In Chinese medicine, we distinguish patterns of disharmony or disease within the body according to 8 Principles, two of which are Hot and Cold.
Cold contracts and obstructs. Imagine how you feel standing outside when it’s in the 30’s. Or how ice cream feels when it’s in your mouth.
Cold symptoms would be those such as feeling chilly, having cold limbs, a pale face, and the desire to drink warm liquids. Even pain in the joints and limbs or in the stomach can be due to Cold. I could go on here, but this topic is best saved for winter!
On the other hand, Heat symptoms show up as a red face, itchy eyes, fever, sweating, and with skin rashes that feel hot or itchy. Feeling irritable and restless can also be signs of Heat.
Pain with any burning sensation indicates heat, whether it’s in the muscles or a burning feeling in the stomach or even the burning experienced with a UTI. Not necessarily pleasant to talk about, much less experience, but I think you get the drift.
Just like it sounds, Heat symptoms are hot in nature and get aggravated with more heat, such as eating spicy food with an already burning stomach, ending up with acid reflux. Or doing too much physical activity outside during the heat of the day leading to dehydration and even to the extreme of heat stroke. I am always amazed at the people who are jogging outside mid-afternoon in the summer and really wonder if this is working for or against their health!
Hot and Cold symptoms can also manifest at the same time to different degrees, which is also important to distinguish when diagnosing and coming up with the correct treatment plan. For example, I treat a lot of people with migraines and headaches, who often have a mix of both these patterns. The headaches can be hot in nature: burning, throbbing pain with red eyes, but can combine with cold natured symptoms such as dizziness and a tendency towards feeling cold.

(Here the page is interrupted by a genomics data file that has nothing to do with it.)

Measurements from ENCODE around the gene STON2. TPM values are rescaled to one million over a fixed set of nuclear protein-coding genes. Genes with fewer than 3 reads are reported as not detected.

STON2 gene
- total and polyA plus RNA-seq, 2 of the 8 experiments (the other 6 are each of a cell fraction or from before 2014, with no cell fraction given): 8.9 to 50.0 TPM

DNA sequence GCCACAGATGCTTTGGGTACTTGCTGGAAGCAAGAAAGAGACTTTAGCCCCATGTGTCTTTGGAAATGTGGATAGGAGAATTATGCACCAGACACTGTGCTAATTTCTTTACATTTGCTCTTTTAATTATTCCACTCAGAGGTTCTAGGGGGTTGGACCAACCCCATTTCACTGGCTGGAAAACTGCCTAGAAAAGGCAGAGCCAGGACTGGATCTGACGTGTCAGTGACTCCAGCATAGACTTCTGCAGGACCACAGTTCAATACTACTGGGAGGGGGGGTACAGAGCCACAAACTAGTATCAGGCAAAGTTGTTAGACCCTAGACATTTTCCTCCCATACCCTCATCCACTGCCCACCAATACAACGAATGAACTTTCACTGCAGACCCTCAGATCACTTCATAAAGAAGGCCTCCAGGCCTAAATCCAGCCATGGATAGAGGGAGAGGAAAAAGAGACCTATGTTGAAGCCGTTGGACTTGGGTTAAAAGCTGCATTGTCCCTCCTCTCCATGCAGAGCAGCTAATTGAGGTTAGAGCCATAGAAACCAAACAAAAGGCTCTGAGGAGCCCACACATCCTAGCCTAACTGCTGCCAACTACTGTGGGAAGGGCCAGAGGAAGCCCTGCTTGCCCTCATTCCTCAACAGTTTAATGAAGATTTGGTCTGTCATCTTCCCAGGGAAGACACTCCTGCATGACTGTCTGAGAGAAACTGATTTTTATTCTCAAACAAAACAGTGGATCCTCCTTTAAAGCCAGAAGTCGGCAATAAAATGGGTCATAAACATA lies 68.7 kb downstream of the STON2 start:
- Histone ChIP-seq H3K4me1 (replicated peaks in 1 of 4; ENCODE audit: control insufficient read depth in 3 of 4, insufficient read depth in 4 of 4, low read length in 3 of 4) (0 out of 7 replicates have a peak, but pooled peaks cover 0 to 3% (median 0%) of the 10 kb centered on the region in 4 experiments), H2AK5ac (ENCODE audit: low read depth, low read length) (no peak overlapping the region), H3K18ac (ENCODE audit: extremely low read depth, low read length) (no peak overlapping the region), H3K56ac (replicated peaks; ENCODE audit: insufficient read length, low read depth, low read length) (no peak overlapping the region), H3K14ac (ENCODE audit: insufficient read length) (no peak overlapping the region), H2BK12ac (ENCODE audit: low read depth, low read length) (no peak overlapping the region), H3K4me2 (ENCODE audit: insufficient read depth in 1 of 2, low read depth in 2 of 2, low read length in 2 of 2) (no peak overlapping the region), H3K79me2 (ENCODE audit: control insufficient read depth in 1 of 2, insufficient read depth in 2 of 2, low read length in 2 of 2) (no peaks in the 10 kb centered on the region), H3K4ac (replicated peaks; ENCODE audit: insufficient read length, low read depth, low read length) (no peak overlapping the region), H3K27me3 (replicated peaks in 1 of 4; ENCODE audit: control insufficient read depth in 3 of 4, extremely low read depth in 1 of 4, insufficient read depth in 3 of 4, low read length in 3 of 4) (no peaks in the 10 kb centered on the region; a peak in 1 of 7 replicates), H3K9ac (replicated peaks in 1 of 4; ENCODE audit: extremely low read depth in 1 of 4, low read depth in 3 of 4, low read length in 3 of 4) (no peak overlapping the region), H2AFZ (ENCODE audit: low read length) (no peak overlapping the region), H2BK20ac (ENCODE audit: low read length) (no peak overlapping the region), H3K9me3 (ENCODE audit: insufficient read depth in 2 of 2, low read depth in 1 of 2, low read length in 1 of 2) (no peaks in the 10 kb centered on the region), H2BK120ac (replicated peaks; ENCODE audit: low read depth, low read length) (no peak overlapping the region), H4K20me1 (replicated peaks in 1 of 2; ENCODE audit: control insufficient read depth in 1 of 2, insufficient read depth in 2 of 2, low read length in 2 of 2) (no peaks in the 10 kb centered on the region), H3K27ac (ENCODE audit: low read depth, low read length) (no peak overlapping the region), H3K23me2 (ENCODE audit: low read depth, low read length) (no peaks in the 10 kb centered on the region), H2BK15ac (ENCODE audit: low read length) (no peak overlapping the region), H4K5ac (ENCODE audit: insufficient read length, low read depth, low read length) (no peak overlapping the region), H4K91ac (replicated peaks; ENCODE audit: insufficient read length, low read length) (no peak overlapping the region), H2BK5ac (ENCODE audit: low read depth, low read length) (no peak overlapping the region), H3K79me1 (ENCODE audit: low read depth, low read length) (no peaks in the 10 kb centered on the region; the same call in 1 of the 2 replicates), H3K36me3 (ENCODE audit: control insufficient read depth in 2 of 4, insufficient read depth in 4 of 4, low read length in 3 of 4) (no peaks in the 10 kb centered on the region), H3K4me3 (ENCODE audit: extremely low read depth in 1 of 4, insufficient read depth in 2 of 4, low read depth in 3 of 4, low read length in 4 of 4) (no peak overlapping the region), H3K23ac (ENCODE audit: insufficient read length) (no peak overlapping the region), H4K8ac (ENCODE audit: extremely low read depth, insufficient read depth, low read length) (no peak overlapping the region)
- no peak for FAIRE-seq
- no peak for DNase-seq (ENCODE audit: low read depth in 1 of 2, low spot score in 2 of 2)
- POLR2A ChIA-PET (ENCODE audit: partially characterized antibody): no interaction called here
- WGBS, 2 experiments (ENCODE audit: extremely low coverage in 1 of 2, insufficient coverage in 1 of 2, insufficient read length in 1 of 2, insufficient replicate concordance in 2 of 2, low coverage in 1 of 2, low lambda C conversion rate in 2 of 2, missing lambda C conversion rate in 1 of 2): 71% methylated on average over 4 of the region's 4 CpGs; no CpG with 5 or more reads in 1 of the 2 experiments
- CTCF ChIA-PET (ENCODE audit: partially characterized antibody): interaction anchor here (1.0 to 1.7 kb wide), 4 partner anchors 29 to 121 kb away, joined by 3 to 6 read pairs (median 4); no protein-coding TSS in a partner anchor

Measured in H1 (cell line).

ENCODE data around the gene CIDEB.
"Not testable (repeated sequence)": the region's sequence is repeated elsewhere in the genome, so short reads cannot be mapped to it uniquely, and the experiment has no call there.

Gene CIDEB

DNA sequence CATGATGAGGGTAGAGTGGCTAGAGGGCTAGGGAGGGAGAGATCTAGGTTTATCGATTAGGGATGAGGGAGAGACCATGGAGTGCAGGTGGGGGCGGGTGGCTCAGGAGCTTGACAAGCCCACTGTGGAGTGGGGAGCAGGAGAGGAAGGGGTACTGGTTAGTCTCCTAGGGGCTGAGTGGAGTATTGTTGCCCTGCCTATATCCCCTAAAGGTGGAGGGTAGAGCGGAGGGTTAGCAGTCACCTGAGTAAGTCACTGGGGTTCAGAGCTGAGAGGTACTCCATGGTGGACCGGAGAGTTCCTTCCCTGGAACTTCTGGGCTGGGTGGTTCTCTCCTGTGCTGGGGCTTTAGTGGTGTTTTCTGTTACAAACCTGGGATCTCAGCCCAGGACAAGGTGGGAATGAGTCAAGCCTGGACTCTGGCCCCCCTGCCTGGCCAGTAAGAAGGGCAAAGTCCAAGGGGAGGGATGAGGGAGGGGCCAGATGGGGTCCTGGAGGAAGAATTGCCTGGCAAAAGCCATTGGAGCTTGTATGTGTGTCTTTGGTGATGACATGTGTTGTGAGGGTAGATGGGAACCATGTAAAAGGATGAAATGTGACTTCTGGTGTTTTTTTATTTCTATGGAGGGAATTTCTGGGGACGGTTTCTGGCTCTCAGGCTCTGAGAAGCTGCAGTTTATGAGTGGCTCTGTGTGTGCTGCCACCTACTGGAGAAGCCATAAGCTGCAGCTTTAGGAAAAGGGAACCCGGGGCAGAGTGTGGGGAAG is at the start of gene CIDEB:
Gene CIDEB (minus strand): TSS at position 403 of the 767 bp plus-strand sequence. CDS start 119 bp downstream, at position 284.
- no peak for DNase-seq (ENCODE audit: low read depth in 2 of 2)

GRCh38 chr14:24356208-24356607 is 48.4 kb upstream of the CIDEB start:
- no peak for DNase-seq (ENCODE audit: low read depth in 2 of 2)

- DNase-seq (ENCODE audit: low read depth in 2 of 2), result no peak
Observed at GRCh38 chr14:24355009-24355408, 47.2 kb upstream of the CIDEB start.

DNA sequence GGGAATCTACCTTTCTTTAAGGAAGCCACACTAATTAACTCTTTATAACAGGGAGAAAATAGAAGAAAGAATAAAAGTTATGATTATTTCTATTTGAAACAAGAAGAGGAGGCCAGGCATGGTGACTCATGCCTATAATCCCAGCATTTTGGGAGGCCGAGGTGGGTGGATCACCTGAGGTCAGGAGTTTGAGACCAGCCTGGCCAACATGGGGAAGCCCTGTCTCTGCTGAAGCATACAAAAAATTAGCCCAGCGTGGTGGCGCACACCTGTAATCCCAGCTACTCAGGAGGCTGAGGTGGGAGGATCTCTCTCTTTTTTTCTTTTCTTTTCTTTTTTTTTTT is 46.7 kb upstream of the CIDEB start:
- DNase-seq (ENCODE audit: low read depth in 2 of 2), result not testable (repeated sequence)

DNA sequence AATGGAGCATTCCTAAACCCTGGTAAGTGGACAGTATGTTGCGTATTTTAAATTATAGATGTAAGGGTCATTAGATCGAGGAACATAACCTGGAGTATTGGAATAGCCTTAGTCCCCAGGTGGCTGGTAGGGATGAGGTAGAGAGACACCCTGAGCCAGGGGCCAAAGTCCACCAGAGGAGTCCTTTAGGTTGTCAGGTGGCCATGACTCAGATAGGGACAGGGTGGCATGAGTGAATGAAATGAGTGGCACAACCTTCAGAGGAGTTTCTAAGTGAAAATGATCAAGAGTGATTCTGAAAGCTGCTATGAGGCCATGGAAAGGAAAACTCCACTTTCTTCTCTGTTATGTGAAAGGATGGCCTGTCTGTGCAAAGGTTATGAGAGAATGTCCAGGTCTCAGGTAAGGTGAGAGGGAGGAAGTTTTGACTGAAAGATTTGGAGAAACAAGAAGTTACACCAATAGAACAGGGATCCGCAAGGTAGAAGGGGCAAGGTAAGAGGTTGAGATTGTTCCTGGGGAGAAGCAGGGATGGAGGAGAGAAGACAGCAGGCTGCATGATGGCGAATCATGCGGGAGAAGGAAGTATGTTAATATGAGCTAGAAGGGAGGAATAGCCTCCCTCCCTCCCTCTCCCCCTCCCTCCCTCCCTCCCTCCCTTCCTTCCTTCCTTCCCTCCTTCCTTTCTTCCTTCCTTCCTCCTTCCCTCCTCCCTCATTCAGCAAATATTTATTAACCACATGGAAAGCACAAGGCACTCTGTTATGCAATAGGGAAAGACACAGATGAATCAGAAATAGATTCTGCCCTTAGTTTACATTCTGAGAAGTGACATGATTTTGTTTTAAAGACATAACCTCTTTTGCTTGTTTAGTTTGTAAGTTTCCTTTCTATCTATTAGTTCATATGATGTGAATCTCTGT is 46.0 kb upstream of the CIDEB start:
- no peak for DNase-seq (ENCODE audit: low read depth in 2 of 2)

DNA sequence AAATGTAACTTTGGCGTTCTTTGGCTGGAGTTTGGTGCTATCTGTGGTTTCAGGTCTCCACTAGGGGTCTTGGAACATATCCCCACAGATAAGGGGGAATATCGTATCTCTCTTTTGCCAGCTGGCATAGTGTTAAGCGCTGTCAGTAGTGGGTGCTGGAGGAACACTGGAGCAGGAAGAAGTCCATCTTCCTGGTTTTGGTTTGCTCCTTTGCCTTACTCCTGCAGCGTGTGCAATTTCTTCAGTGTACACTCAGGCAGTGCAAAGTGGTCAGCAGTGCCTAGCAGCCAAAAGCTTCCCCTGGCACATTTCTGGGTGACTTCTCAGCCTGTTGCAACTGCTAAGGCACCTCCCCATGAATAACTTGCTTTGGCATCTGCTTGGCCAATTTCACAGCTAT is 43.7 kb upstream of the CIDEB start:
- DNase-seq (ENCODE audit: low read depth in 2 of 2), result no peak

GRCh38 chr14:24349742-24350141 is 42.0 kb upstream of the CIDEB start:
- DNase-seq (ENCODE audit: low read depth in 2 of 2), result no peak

The importance is to figure out the varying degrees so as not to over treat with herbs that are too cold or too warming, and to give the right balance with acupuncture. Think Goldilocks.
This principle of Hot and Cold is based on common sense and helps determine what is going on in the body so that we can give the most appropriate and clinically effective treatment. The body wants to be in balance, and the beauty of Chinese medicine is to create harmony so that we are not only free from disease but also strong and healthy, living with ease.
Some simple tips to treat fiery symptoms in the body are:
- Keep foods light and easy to digest (see recipes below for a couple of suggestions)
- Drink peppermint tea
- Drink at least 1/2 your body weight in ounces of water per day–more if you’re going to be active and outside
- Eat the watermelon RIND, the white part, which “clears heat” from the body
- Mung beans are cooling in nature–sprouted or cooked
- Give yourself a couple of hours after eating dinner before lying down for bed
- Limit alcohol and sugar intake
- Drink green juices from mostly vegetables
- Meditate and find activities which soothe and inspire you!